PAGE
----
Tax laws and procedures seem to get more complicated by the year. Even if you successfully manage to file your own taxes, you may very well not be getting the full benefits of the various deductions and tax breaks that might be available to you. Get the help of a professional when it comes to filing your taxes. It takes the burden off your shoulders, ensures that it gets done correctly, and may help you get more money back into your pocket.

Georgen Scarborough CPAs is based in Vienna, Virginia. Aside from offering expert personal tax tips, we can help you with your tax preparation and filing. Contact us today.

How to Check Your Tax Refund Status

In the current climate of uncertainty brought on by the COVID-19 pandemic, many taxpayers are eagerly awaiting their tax refunds to ensure that they have adequate liquidity for the challenging months ahead. If you have filed your tax return, this guide will provide more information on checking on the refund due to you. It also includes information about relief measures and announcements made by the federal government relating to the COVID-19 pandemic. 

Checking Your Tax Refund Status

Where do I check on my tax refund status? 

You can check on your tax refund status at this link or by visiting the IRS website and clicking on “Refunds” then navigating to “Where’s My Refund?”. These steps will take you to the “Get Refund Status” page, where you will supply your personal information to display your refund status. 

What do I need to check on my tax refund status?

  • Your Social Security Number (or IRS Individual Taxpayer Identification Number that is shown on your tax return)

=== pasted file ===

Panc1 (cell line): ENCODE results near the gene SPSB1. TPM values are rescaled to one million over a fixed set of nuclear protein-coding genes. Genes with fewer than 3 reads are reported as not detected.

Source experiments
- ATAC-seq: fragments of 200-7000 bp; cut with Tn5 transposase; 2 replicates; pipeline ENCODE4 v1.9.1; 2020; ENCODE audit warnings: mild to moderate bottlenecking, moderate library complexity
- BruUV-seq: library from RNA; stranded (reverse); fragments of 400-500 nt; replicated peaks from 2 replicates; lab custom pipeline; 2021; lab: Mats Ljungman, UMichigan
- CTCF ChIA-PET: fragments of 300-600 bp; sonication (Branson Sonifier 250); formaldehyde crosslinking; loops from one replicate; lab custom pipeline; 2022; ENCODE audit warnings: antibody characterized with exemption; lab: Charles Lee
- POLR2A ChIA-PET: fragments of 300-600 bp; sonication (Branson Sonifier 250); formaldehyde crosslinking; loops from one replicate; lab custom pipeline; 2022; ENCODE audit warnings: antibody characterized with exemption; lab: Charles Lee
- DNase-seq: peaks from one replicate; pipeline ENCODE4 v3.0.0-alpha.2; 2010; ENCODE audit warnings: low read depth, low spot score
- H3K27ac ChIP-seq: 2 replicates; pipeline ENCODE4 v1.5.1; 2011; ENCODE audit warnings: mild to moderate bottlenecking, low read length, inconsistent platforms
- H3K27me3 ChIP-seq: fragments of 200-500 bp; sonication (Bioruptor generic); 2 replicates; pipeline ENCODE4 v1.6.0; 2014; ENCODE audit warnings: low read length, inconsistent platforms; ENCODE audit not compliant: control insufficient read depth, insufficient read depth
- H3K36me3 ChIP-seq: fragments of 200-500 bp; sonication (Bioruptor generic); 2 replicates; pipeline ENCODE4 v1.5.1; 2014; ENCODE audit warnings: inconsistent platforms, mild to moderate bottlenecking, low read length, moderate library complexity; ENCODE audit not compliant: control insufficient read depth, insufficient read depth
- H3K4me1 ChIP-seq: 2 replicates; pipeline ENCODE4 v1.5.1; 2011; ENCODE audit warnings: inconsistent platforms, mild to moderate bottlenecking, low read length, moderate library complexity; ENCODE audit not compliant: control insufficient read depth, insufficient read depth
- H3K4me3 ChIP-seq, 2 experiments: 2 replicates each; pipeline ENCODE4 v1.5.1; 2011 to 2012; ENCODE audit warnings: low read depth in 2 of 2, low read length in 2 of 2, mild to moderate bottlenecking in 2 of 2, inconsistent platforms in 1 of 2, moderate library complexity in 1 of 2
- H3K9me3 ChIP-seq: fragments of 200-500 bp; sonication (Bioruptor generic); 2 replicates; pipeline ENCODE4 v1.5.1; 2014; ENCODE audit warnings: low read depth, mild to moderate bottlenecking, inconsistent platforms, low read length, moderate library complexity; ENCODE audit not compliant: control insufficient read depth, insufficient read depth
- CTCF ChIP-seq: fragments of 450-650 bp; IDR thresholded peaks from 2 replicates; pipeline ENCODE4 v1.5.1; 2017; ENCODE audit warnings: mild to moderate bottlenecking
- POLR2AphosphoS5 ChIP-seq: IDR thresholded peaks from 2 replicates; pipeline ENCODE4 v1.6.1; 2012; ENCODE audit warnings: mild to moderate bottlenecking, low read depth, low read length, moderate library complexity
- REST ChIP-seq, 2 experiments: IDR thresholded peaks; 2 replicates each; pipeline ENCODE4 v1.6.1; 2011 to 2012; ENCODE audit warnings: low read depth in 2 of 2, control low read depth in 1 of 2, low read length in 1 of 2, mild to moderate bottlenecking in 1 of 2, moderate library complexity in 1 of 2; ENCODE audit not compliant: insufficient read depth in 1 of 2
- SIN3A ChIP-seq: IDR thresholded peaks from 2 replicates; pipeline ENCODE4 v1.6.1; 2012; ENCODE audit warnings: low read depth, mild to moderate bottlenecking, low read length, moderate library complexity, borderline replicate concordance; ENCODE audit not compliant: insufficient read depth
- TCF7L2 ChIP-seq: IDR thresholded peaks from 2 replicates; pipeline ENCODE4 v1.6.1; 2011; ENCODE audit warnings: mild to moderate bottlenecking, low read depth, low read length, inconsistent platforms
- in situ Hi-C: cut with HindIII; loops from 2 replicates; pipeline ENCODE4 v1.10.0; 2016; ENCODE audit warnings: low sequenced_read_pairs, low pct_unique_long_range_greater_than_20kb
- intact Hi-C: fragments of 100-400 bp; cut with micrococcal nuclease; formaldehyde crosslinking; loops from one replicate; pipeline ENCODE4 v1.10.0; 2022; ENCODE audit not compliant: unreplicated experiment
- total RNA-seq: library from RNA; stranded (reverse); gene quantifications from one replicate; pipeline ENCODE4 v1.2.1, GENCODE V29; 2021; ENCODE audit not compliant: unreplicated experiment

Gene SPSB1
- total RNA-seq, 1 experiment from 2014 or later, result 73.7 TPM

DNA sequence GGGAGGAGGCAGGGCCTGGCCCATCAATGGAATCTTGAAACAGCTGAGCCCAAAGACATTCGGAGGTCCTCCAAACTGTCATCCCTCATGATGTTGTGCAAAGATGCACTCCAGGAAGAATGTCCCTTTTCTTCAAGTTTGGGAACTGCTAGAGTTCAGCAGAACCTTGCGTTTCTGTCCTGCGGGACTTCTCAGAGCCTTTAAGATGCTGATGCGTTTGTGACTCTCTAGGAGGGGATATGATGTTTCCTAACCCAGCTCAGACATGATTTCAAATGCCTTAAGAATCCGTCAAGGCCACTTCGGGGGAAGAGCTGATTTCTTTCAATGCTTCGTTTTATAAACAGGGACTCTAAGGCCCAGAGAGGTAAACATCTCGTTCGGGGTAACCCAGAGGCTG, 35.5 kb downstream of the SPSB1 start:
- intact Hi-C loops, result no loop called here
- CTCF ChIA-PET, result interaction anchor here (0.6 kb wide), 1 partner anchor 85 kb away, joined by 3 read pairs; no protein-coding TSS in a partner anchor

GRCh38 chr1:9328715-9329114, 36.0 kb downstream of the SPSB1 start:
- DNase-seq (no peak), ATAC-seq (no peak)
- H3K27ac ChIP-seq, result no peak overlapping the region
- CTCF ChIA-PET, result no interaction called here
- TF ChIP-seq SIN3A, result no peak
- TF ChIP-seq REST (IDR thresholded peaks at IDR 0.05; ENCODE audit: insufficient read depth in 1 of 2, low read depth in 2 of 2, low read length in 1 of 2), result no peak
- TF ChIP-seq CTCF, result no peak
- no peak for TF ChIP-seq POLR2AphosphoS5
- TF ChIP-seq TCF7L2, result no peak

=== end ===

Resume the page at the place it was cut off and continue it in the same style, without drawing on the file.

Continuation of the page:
• Your filing status (choose between Single, Married-Filing Joint Return, Married-Filing Separate Return, Head of Household or Qualifying Widow(er))
  • The exact whole dollar Refund Amount that is shown on your tax return

If you are unsure of the information you need to provide, click on the links provided to get clarification and additional information on where to find the information required. 

When can I check on my tax refund status?

You can start to check your tax refund status within 24 hours of submitting your refund through e-filing and 4 weeks after mailing your paper return. 

“Where’s My Refund” tracker  

According to the IRS, more than 9 out of 10 refunds are processed within 21 days or less. If your refund is taking longer, we recommend using the “Where’s My Refund” tool to track the progress of your refund. The tracker displays the progress of your refund through 3 stages:

(1) Return Received

(2) Refund Approved

(3) Refund Sent

The tracker can also direct you to contact the IRS if your refund requires additional review and may take longer than 21 days to process. The tracker provides you with the most up-to-date information on your tax refund, giving you access to the information you need when you need it. 

Measures for Tax Payers during the COVID-19 pandemic

On March 21, 2020, the federal government extended the filing and payment deadlines for all taxpayers to July 15, 2020

For the latest information on the measures that are being taken during the COVID-19 pandemic, visit the U.S Department of the Treasury website and the IRS newsroom

If you have questions relating to your tax refund or need assistance with your tax preparation, contact Georgen Scarborough Associates, PC, now.